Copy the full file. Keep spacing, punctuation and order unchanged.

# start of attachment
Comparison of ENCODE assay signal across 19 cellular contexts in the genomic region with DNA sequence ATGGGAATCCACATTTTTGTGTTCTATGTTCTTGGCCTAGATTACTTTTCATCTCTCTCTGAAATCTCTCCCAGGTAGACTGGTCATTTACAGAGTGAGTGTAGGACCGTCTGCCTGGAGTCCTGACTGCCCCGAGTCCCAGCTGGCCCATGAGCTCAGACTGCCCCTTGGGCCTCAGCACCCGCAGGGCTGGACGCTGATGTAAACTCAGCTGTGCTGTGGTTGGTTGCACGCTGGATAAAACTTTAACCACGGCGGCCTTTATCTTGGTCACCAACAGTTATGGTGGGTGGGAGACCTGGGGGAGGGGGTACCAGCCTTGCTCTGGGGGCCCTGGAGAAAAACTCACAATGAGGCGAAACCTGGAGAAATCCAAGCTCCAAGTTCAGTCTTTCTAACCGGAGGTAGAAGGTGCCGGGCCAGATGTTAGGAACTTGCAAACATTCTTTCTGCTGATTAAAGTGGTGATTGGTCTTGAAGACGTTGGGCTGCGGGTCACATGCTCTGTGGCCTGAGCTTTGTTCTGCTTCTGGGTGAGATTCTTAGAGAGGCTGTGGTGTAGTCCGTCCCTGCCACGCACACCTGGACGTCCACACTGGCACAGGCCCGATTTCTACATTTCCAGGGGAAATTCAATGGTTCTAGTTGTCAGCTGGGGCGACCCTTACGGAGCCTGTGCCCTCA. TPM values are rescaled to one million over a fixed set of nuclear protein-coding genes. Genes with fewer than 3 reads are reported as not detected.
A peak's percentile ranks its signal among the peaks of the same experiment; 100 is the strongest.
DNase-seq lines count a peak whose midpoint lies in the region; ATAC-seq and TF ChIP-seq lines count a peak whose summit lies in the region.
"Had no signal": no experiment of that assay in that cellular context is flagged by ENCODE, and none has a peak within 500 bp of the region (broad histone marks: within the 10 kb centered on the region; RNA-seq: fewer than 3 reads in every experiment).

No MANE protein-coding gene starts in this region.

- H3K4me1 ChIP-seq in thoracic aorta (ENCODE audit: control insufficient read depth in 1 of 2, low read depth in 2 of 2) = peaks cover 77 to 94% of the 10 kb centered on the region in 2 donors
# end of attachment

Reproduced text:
Comparison of ENCODE assay signal across 19 cellular contexts in the genomic region with DNA sequence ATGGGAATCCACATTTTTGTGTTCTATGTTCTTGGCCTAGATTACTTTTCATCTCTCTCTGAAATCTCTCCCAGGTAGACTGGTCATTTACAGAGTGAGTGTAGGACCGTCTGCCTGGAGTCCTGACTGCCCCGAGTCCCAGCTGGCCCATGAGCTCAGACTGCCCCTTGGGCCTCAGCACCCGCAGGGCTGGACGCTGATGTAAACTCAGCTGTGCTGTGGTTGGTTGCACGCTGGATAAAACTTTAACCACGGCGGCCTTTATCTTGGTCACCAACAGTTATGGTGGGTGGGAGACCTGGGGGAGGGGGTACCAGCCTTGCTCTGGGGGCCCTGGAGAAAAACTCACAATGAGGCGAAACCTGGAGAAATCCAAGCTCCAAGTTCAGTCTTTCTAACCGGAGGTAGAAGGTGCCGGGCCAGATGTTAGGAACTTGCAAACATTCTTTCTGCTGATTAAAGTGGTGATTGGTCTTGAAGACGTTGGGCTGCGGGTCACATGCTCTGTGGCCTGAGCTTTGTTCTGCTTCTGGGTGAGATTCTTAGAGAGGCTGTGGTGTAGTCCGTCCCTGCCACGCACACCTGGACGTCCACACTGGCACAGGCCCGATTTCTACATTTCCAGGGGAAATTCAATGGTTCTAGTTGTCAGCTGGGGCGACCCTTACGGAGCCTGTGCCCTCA. TPM values are rescaled to one million over a fixed set of nuclear protein-coding genes. Genes with fewer than 3 reads are reported as not detected.
A peak's percentile ranks its signal among the peaks of the same experiment; 100 is the strongest.
DNase-seq lines count a peak whose midpoint lies in the region; ATAC-seq and TF ChIP-seq lines count a peak whose summit lies in the region.
"Had no signal": no experiment of that assay in that cellular context is flagged by ENCODE, and none has a peak within 500 bp of the region (broad histone marks: within the 10 kb centered on the region; RNA-seq: fewer than 3 reads in every experiment).

No MANE protein-coding gene starts in this region.

- H3K4me1 ChIP-seq in thoracic aorta (ENCODE audit: control insufficient read depth in 1 of 2, low read depth in 2 of 2) = peaks cover 77 to 94% of the 10 kb centered on the region in 2 donors